Herbert Bielawa earned his degrees in piano and composition at the University of Illinois  and the University of Southern California.  He has been a member of the faculties of Bethany College and San Francisco State University where he founded the Pro Music Nova and created the electronic music studio and courses for the Computer Music Major.  He has written music for instrumental ensembles, piano, harpsichord, pipe organ, choir, electronics, chamber opera, band and orchestra.  SANAS for chorus and orchestra won honors from the Waging Peace Project in 2001 His much-performed SPECTRUM for Band and Tape  was composed during his CMP (Contemporary Music Project) residency in Houston from 1964 to 1966.  Other residencies were with the San Francisco Summer Music Workshop  in 1976 and with the S.F. Choral Artists in 2000. He is presently composer-in-residence for the Unitarian Universalist Church of Berkeley, California. Since 1991 he has been a free-lance composer and pianist. He is a member of the Ilona Clavier Duo and founding  director and performinig member of Sounds New, a San Francisco Bay Area new music ensemble.

About Sojourner Songs

It must have been 20 years ago I got a letter “out of the blue” from John Gracen Brown, a poet. I don’t know where he learned of my work, but he wanted to see if I would set some of his poems.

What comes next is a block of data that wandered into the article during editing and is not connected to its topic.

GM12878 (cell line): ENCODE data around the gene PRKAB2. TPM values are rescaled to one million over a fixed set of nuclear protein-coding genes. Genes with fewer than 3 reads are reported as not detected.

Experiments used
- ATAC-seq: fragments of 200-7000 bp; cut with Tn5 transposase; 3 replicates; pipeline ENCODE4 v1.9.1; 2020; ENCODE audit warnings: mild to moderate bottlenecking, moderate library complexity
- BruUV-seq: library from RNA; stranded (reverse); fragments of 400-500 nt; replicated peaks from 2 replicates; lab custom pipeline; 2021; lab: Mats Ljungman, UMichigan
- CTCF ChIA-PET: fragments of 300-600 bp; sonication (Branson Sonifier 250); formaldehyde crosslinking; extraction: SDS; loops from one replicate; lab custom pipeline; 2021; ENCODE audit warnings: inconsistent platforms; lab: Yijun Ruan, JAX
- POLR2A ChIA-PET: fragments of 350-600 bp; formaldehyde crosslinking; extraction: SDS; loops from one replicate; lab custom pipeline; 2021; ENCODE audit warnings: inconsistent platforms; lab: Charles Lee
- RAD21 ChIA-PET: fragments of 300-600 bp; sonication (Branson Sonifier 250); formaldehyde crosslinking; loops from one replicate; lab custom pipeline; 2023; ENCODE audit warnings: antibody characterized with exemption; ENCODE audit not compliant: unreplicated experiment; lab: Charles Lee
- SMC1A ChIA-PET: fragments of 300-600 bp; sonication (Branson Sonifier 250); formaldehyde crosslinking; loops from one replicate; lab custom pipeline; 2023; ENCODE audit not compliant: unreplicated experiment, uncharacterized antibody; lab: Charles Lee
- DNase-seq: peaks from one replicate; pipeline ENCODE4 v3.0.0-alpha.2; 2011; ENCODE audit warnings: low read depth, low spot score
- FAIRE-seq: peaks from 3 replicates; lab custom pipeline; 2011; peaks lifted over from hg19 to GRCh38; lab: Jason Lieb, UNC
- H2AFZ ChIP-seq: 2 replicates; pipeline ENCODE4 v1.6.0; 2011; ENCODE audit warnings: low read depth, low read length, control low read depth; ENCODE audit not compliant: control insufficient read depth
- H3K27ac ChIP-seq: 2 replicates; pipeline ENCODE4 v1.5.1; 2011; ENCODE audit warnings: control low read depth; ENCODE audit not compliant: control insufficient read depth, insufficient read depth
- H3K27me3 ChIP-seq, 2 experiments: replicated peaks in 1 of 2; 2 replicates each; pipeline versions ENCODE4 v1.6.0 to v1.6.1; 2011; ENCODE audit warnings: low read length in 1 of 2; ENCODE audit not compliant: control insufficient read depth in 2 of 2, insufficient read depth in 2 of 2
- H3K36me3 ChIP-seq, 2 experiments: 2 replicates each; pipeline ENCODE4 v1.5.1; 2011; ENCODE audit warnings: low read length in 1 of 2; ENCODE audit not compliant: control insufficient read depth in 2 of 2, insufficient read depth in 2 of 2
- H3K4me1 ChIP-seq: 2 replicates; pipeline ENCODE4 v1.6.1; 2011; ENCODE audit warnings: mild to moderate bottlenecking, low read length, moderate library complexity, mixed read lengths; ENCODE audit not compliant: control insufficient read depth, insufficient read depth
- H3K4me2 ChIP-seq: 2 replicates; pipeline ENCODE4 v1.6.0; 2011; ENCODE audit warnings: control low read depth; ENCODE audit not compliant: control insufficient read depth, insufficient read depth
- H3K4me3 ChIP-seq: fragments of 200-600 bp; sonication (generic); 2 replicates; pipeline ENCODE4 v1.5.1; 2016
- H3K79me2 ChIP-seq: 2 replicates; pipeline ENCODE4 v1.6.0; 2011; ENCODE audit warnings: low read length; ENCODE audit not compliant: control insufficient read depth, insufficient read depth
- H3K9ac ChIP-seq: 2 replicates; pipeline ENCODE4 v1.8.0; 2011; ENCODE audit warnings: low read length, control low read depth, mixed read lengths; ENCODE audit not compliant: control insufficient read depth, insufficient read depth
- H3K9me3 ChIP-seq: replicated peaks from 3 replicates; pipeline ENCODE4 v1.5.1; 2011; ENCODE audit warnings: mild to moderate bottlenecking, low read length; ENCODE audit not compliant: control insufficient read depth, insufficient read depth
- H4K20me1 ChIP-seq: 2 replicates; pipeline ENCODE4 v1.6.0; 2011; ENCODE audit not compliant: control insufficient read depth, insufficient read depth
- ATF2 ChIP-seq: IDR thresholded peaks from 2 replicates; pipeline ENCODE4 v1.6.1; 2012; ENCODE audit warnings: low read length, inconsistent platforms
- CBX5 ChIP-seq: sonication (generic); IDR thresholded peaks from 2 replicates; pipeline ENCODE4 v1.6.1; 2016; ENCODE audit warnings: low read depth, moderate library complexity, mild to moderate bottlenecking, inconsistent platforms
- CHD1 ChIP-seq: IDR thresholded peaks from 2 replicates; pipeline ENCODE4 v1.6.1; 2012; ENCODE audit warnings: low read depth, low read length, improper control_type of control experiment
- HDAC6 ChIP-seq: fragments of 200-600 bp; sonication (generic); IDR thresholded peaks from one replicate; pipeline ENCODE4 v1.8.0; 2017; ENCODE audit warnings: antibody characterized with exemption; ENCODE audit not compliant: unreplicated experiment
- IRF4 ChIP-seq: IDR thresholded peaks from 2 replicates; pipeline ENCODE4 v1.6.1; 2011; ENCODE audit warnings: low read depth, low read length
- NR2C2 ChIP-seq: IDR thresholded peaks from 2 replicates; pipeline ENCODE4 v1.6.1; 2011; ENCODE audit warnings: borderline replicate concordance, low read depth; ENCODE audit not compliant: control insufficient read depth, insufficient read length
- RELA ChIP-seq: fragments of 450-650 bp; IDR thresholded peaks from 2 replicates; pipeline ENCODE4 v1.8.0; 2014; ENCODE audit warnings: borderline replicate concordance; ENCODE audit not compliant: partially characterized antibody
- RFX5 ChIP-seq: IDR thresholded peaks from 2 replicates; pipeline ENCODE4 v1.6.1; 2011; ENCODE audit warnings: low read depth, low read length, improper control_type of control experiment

At the time I was in no position to do so. But I did want to accommodate him eventually if I could, so eventually I looked at his work again. Some of his poems are four words long! How does one make music of that? I thought. In those days most of his poems were one to three lines. Still definitely short. These poetic “nuggets” really are not what I usually set to music. Their minimal character, however, is what essentially had to define the music. But at the same time I came up with a real challenge, which was to create pieces with them that would be incredibly easy to sing but be as musical and expessively meaningful as any good choral piece. This was NOT easy, and I don’t know if I actually really succeeded. Obviously there had to be a some way to extend the music a bit farther that just one or two measures using the same short collection of words, and that was another concern.

John is going to be so pleased to hear your performance (recording) of it. I am just as exited about this as he will be.